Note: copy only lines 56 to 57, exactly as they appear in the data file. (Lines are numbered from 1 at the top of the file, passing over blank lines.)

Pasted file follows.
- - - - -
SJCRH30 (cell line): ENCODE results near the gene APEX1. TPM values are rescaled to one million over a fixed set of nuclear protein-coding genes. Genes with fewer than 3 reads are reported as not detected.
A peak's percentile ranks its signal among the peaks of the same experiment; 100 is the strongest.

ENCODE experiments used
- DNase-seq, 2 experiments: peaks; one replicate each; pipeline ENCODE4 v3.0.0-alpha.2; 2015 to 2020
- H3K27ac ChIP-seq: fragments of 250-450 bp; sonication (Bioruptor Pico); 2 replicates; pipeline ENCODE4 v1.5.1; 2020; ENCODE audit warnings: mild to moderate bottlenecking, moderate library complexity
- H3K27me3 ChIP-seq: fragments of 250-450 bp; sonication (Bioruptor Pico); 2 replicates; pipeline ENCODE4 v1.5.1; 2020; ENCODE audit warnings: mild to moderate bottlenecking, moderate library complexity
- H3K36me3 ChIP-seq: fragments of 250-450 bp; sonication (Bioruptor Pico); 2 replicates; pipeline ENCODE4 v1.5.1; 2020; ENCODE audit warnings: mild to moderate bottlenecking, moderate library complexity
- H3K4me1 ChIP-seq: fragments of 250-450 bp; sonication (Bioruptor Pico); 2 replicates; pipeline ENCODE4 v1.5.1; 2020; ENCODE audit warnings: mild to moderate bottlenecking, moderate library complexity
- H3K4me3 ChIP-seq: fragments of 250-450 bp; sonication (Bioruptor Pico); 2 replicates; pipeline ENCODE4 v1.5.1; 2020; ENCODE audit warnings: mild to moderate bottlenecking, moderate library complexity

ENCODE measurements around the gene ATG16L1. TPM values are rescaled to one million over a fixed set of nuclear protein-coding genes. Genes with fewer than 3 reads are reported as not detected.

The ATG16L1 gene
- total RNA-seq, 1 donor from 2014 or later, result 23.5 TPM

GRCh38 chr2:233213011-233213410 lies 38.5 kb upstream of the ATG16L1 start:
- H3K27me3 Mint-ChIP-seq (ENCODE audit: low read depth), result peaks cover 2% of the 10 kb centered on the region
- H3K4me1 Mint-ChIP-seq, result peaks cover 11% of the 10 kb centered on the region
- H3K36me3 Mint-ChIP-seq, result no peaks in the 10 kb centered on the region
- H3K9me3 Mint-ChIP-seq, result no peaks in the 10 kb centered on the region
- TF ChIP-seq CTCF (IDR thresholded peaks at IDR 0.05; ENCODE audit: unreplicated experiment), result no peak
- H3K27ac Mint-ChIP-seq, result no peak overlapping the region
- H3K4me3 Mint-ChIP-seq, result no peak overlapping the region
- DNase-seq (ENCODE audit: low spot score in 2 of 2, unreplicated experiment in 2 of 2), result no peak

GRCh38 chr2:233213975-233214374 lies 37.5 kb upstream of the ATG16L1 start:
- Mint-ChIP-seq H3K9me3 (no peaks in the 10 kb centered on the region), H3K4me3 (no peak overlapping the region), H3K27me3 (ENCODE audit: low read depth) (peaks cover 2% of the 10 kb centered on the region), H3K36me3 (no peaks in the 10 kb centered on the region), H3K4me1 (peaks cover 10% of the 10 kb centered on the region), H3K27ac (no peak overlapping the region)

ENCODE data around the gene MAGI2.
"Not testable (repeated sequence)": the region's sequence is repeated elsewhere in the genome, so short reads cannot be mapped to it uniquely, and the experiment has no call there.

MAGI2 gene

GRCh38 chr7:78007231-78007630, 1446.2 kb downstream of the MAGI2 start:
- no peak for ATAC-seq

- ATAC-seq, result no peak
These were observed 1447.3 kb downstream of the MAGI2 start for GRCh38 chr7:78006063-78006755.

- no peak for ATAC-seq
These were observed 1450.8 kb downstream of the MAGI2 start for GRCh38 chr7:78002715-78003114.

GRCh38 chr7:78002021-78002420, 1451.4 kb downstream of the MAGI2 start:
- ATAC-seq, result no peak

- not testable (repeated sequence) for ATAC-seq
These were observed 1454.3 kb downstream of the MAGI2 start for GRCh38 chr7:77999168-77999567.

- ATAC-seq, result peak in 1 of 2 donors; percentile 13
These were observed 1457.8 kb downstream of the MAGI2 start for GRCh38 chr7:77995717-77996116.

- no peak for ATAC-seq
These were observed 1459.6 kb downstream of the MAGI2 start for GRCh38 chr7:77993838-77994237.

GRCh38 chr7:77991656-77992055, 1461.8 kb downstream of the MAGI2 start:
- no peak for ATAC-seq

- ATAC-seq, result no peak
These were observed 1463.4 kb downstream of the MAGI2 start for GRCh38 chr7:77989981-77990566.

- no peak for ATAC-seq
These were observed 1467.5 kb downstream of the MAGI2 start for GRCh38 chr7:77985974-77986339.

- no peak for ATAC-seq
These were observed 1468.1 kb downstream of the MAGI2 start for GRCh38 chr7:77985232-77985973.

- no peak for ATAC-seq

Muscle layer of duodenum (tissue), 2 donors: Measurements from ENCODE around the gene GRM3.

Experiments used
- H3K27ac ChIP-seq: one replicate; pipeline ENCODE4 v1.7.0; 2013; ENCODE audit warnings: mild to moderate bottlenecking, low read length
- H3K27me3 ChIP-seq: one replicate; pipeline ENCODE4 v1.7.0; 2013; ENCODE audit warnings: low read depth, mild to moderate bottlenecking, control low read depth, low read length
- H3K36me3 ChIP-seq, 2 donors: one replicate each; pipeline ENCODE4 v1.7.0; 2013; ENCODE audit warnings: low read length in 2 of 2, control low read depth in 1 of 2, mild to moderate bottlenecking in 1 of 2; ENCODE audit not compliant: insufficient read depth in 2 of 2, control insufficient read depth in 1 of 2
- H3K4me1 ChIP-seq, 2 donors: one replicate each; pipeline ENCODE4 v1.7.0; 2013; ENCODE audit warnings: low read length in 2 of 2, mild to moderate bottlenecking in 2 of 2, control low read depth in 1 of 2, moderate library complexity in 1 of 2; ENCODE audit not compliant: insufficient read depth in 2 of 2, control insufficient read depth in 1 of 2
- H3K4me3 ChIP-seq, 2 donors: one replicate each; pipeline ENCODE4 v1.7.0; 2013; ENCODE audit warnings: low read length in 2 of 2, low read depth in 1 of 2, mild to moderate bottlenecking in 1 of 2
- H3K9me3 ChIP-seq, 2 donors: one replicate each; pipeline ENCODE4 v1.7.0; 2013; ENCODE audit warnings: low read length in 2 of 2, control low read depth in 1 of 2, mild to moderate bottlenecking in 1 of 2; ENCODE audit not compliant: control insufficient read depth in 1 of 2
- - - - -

- H3K4me3 ChIP-seq, 2 donors: one replicate each; pipeline ENCODE4 v1.7.0; 2013; ENCODE audit warnings: low read length in 2 of 2, low read depth in 1 of 2, mild to moderate bottlenecking in 1 of 2
- H3K9me3 ChIP-seq, 2 donors: one replicate each; pipeline ENCODE4 v1.7.0; 2013; ENCODE audit warnings: low read length in 2 of 2, control low read depth in 1 of 2, mild to moderate bottlenecking in 1 of 2; ENCODE audit not compliant: control insufficient read depth in 1 of 2